Della V. Mosley received her doctorate in counseling psychology from the APA accredited program at the University of Kentucky and completed her APA doctoral internship at Duke University Counseling and Psychological Services. She is an Assistant Professor in the Counseling Psychology Area at the University of Florida’s Department of Psychology. Dr. Mosley leads the Wellness, Equity, Love, Liberation, and Sexuality (WELLS) Healing and Research Collective. The research that she and the WELLS collective conducts is centered on the psychopolitical wellness of Black, queer,trans and/or gender expansive people, and generally has healing justice, advocacy or activism component embedded within it from conceptualization. She has earned several awards including The Counseling Psychologist Outstanding Paper Award for the major contribution “Sex Positivity in Counseling Psychology” and the Outstanding Contribution to Scholarship on Race and Ethnicity Award for the manuscript “Black Lives Matter: A Call to Action for Counseling Psychology Leaders” by the Society for Counseling Psychology (APA Division 17) Section on Ethnic and Racial Diversity. Dr. Mosley is an APA Minority Fellow.

Bryana H. French earned her Ph.D. in Counseling Psychology at the University of Illinois where she studied under Dr. Neville, and she completed her predoctoral internship at the University of Maryland Counseling Center. After interning at the Substance Abuse Mental Health Services Administration, she began her career at the University of Missouri with a joint tenure-track position in Counseling Psychology and Black Studies. She then joined the faculty at the Graduate School of Professional Psychology at the University of St. Thomas and is now a licensed psychologist and tenured Associate Professor. Her research has explored the psychological and sexual health correlates and impacts of adolescent sexual coercion and sexual scripting, using a Black feminist framework. She has published in journals such as The Counseling Psychologist, Violence Against Women, Psychology of Men & Masculinities, Journal of African American Studies, and Journal of Interpersonal Violence. Her research on men’s sexual victimization has been featured in several news outlets including Time, US News, and Huffington Post. Dr. French’s training interests focus on multicultural counseling development and social justice pedagogy. She has held multiple leadership roles in APA; she is currently APA Council Representative for Division 17. She was recently co-chair of the Division 45 Presidential Task Force: Promoting Healing through Social Justice. Dr. French’s work has been recognized throughout her career, including her past fellowship with the APA Minority Fellowship Program.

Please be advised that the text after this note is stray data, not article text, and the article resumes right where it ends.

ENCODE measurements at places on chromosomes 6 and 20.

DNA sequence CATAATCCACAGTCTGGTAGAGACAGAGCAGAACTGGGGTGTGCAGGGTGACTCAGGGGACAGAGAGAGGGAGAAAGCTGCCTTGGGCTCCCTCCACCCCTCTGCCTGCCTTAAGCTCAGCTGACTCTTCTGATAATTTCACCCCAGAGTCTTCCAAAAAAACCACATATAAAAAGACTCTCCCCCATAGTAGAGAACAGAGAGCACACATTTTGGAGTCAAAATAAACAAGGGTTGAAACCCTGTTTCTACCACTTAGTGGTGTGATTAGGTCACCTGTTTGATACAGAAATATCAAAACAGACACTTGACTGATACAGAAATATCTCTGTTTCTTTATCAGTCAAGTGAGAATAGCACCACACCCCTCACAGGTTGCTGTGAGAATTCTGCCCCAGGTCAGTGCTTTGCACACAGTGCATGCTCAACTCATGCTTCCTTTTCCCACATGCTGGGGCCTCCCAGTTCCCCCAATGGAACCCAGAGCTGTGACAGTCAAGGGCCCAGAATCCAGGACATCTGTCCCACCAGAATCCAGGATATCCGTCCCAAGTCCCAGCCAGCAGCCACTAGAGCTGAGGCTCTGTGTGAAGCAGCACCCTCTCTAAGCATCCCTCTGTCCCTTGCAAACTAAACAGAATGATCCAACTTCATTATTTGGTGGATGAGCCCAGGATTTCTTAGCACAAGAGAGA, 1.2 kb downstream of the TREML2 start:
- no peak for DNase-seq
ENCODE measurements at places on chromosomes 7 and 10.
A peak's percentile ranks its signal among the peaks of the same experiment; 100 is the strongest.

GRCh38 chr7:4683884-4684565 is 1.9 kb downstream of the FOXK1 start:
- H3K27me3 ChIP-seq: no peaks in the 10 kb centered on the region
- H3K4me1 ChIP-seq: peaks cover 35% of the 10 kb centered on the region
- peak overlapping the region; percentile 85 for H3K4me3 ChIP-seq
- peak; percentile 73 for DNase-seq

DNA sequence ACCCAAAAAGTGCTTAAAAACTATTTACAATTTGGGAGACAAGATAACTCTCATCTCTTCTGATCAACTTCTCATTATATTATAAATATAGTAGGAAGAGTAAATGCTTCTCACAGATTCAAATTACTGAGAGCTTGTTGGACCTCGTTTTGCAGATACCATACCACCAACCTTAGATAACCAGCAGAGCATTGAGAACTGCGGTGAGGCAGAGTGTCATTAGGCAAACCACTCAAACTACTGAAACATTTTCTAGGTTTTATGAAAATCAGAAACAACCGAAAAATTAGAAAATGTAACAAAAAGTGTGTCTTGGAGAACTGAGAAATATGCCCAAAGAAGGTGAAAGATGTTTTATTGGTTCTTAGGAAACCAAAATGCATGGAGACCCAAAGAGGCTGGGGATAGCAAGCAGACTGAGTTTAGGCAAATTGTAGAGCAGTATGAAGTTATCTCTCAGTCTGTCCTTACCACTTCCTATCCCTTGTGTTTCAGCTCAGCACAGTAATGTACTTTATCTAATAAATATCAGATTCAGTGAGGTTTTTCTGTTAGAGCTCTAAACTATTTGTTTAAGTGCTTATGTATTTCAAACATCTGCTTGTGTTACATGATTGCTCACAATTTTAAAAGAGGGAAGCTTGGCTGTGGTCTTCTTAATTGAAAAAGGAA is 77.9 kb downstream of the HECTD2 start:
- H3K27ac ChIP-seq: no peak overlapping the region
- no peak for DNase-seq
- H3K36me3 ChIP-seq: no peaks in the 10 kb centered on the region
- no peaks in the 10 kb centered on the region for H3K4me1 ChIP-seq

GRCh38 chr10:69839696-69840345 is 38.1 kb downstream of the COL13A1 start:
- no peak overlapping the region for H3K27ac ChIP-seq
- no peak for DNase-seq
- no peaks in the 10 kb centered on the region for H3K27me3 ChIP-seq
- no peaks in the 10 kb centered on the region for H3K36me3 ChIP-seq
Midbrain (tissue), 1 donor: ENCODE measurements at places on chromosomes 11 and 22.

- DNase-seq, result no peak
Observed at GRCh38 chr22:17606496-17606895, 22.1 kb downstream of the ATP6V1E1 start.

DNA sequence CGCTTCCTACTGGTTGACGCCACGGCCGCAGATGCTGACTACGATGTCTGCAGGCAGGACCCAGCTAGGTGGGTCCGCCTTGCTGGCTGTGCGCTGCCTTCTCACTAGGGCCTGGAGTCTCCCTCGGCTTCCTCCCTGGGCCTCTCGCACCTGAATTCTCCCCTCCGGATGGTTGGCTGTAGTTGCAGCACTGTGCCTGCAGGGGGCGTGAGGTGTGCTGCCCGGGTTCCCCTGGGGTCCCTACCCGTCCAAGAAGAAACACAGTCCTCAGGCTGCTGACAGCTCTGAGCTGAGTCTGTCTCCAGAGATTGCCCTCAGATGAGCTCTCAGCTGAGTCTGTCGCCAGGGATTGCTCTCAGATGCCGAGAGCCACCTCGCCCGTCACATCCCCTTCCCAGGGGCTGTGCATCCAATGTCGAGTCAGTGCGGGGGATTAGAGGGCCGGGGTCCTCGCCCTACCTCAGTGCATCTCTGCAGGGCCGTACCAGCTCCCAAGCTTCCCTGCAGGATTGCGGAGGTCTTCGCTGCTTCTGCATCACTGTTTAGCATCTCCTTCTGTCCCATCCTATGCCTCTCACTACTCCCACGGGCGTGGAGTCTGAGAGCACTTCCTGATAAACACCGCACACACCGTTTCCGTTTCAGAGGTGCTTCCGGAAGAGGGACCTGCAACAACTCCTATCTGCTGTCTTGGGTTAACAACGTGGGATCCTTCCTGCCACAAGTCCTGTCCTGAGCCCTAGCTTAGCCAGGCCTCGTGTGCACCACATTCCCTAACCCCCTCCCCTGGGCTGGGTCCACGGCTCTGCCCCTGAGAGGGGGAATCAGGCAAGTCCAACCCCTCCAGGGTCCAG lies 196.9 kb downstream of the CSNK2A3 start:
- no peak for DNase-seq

Jioni A. Lewis received her Ph.D. in Counseling Psychology from the University of Illinois, Urbana-Champaign. She is currently an Assistant Professor in the Department of Psychology at the University of Tennessee, Knoxville. Her research is focused on the intersection of racism and sexism (i.e., gendered racism) on the mental and physical health of women of color, as well as resilience and protective factors that buffer individuals against the negative effects of these experiences. Dr. Lewis has applied intersectionality theory and microaggressions theory to develop the Gendered Racial Microaggressions Scale (Lewis & Neville, 2015), which is a self-report instrument to measure subtle forms of gendered racism. Dr. Lewis has received several national awards, including the 2015 Carolyn Payton Early Career Professional Award from the Society for the Psychology of Women (APA Division 35), the 2016 Outstanding Contribution to Scholarship on Race and Ethnicity Award from the Society of Counseling Psychology (APA Division 17), and the 2018 Charles and Shirley Thomas Mentoring Award from the Society for the Psychological Study of Culture, Ethnicity, and Race (APA Division 45). She served on the 2018 APA Division 45 Presidential Task Force on Promoting Healing Through Social Justice. She is also President-Elect of the Society for the Psychology of Women (APA Division 35), Section 1 (Psychology of Black Women).

Dr. Grace Chen is a licensed psychologist and a life coach based in Menlo Park, CA. She earned her Ph.D. in counseling psychology from the University of Texas at Austin. Her focus is helping young and mid-career professional women embrace their strengths and understand their potential. Grace values people’s experiences within the context of their upbringing and lived experiences, including their cultural identities (e.g., as a woman, person of color, LGBTQ, etc.). She values the simple things in life: gratitude, kindness, relationship, and balance. In addition to providing individual psychotherapy and coaching, Grace facilitates support groups for graduate women students (MBA and Ph.D.) at Stanford’s Graduate School of Business. Previously, Grace served as the Associate Director of the Office of Professional Advising and Development at Palo Alto University where she supported clinical psychology Ph.D. students’ professional identity development and guided them in navigating conflicts and challenges at their clinical training sites. She provided advising and coaching to doctoral students in their clinical field placements, including facilitating their placement at APA-accredited internships (the gold standard in clinical psychology).

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Healing through Social Justice

Understanding wellness through liberatory frameworks. Read now.